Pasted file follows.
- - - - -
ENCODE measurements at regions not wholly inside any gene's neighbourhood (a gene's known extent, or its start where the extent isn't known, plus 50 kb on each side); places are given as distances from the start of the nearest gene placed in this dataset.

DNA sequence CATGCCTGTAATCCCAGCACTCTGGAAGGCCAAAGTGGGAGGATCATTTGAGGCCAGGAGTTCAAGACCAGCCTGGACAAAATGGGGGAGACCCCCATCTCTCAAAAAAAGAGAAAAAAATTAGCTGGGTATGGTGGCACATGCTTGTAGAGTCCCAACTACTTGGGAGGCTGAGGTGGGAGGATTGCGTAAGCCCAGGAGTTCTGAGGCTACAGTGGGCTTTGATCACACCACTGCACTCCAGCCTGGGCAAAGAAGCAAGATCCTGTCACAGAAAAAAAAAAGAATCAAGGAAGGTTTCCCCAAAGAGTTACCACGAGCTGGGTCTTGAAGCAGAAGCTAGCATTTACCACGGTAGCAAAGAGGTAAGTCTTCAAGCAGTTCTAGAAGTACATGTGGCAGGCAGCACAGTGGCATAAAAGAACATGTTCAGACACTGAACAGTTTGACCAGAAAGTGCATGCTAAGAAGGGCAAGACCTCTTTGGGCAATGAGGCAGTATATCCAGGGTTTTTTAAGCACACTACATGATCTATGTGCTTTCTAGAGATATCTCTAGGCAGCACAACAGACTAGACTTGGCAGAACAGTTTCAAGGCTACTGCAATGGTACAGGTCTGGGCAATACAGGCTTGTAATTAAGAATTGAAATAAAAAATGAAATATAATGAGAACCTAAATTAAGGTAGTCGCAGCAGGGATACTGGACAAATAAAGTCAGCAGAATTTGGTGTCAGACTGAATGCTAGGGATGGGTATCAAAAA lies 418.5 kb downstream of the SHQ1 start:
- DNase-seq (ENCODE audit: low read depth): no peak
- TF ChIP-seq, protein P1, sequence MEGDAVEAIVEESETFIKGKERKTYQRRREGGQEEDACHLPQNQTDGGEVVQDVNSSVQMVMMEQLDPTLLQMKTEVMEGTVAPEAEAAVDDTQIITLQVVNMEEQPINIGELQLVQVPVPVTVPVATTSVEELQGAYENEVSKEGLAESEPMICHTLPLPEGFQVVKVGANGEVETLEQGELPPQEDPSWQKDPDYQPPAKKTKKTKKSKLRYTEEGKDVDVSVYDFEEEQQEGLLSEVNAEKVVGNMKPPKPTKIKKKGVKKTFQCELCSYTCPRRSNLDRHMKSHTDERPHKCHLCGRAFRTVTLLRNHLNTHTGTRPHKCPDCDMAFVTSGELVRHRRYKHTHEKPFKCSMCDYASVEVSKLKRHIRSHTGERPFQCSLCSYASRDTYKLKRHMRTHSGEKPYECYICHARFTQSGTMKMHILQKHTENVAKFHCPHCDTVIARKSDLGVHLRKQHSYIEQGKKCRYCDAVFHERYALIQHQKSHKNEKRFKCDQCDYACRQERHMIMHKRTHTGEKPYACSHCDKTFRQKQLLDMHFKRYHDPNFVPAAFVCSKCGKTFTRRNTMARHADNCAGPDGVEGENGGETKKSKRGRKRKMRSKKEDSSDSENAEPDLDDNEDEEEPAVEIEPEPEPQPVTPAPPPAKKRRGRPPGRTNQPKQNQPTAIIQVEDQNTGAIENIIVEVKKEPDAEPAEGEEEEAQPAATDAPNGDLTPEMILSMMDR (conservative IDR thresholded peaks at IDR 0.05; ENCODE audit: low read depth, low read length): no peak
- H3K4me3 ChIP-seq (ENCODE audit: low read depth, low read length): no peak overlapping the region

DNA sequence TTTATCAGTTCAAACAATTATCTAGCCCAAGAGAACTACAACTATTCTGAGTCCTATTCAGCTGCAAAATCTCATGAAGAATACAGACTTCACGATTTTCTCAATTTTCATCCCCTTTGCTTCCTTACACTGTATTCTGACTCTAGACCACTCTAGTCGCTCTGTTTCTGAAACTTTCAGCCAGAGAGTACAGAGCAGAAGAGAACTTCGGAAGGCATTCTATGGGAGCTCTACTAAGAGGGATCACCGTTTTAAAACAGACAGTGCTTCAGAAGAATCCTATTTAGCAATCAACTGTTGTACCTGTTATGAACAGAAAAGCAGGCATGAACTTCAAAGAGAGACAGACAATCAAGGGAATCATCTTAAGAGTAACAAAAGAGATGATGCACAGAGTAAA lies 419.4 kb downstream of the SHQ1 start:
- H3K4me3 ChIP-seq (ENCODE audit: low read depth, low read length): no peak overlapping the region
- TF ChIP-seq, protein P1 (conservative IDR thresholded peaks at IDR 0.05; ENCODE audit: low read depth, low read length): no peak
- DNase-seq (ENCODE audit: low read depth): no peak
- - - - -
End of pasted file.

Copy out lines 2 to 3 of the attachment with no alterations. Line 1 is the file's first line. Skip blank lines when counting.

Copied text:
DNA sequence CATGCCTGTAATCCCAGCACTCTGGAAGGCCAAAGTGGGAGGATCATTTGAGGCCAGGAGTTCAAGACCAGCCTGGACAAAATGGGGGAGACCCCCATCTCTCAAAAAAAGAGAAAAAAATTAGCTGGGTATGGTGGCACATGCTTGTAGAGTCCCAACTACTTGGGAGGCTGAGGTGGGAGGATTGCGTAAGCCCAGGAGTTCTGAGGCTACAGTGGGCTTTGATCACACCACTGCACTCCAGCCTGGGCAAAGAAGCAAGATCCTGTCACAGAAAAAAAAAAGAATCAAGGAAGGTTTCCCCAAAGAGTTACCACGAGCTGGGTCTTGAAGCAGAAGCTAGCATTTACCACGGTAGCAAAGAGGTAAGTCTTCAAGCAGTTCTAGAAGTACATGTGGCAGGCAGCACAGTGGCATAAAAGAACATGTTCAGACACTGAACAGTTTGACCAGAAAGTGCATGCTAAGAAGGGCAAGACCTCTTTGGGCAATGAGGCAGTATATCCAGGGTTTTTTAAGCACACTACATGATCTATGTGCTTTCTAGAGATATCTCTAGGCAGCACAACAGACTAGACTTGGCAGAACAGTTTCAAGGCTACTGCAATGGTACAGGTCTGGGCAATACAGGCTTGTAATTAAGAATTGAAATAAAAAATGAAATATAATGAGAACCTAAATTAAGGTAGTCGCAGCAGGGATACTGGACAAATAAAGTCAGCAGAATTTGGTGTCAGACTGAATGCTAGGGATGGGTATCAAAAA lies 418.5 kb downstream of the SHQ1 start:
- DNase-seq (ENCODE audit: low read depth): no peak